Need to plant soybeans still?
click image to zoomFigure 1. Soybean planting progress of Indiana in 2014, 2013, 5-year average, 2011, 2009, and 1996. 2011, 2009, and 1996 were among of the slowest planting rates. (USDA-NASS, 2014). Spring warm-up and field dry-out has been erratic this planting season of 2014. Cold and wet conditions plagued much of our planting season. We have been able to catch a few good periods to plant as the roller coaster rose for temperatures and dropped for rainfall. Just like any good roller coaster, the rise of temperatures peaked so it could plummet downward while the intensity and frequency of rain skyrocketed. All this occurred in our typically prime planting weeks. Many areas caught up and planted soybeans (some finished while others just started) during the week of Memorial Day. Indiana only had a third of its soybeans planted by May 18, but over the course of the following two weeks nearly 50% of the crop was planted (in total 81% planted as of June 1st, USDA-NASS 2014). We are looking pretty fair at the state level as we near the 5-year average, though 3 of the last 5 years have been late plantings (Figure 1).
Many areas still need to plant soybeans for the first time while others may need to replant based on the large amount of rain in the past few days. We need set the stage for the best possible return on late plantings of soybean. If you are in the situation of planting soybeans in June, you need to consider your seeding rates, row width, and maturity group. Soybeans trip their reproductive trigger (flowering) as the day length shortens, which occurs much quicker with delayed plantings.
Seeding Rate – Planting in the first weeks of June require 10 to 20% increase in seeding rates to facilitate quicker row closure and higher pod height with fewer days to flowering. Increased seeding rates will also be needed in those fields that have heavy corn residue, which has been prevalent this planting season due to limited breakdown over the winter. For instance if you typically plant 140,000 seeds/acre in 15-inch rows, you need to bump the seeding rate to ~155,000 seeds/acre in the first week of June then to ~170,000 seeds/acre in the second week of June, so forth and so on. Soybeans will produce fewer main-stem nodes (attachment points of trifoliates and ultimately pods) as planting is delayed, so the increasing seeding rates will also help to overcome the shortfall in node production.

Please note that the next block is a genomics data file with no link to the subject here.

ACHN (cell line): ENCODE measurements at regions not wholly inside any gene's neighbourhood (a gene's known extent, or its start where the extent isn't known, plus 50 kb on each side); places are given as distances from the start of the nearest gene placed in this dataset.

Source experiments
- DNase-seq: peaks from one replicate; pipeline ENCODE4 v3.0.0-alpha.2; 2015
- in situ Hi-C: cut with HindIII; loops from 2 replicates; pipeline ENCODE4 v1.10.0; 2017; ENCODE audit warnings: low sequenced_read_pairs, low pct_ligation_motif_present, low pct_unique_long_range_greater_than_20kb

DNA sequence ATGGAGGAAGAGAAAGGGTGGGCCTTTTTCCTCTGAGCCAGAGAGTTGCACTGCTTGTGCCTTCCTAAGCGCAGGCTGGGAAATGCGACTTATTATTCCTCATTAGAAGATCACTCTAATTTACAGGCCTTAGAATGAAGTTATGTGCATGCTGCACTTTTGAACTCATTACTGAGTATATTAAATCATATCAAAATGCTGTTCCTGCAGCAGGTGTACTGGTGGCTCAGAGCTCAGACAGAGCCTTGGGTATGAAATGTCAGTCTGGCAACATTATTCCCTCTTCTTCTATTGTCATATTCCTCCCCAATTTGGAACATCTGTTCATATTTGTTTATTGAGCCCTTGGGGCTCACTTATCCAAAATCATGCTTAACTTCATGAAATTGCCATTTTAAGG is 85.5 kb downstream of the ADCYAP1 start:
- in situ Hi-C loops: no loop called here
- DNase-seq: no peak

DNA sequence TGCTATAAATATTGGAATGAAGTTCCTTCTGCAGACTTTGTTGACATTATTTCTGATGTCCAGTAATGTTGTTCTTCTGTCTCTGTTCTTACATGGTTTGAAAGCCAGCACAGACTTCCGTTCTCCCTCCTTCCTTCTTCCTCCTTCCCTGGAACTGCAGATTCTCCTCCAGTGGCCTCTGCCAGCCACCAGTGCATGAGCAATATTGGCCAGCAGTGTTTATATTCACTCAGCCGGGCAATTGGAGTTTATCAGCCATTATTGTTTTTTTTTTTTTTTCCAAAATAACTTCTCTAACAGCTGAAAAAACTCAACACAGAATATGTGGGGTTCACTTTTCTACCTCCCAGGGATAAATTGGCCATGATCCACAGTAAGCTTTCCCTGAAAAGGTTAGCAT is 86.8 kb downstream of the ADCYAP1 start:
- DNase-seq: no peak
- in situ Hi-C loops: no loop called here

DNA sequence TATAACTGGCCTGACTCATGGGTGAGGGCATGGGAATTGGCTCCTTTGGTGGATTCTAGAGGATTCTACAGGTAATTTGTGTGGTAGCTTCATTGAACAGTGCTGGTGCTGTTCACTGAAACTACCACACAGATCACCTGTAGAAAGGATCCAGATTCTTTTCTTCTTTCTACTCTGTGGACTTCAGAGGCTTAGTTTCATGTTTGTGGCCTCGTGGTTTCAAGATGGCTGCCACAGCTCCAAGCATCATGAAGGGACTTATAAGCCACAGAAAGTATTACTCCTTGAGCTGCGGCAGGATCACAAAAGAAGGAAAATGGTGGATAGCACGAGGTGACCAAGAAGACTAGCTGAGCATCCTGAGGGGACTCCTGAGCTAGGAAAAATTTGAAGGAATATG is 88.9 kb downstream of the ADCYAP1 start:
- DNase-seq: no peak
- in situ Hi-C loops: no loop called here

Row Width – If you plant 30-inch rows, you need to look into the possibility of planting narrower rows with the limited time to flowering. We typically see a yield advantage of 5 to 10% for soybeans planted in narrow rows (15 inches or less) compared to 30-inch rows, and this difference will be even more prominent in late planting situations. Wide rows (30-inch) take nearly 25 days longer and 40 days longer to canopy compared to 15-inch and 7.5-inch rows, respectively. This delay will certainly decrease the yield potential as canopy closure would occur well after reproductive initiation.
- Ag markets posted a mixed showing before the long weekend
- Central American farmers generate energy from coffee wastewater
- Big potential in China for U.S. corn, livestock exports
- Outback Guidance introduces next generation auto steer systems
- Ag markets proved quite mixed again Friday morning
- Court ruling in Hawaii finds that crop protection is state law
- No El Niño in 2014? Drought-weary California in trouble
- Suspected Bt corn rootworm resistance in Pennsylvania
- Commentary: Setting the record straight on 'Waters of the U.S.'
- Soybean aphid numbers on the rise
- BioNitrogen to build second fertilizer plant in Texas
- Pinnacle Agriculture, Tecomate Wildlife form alliance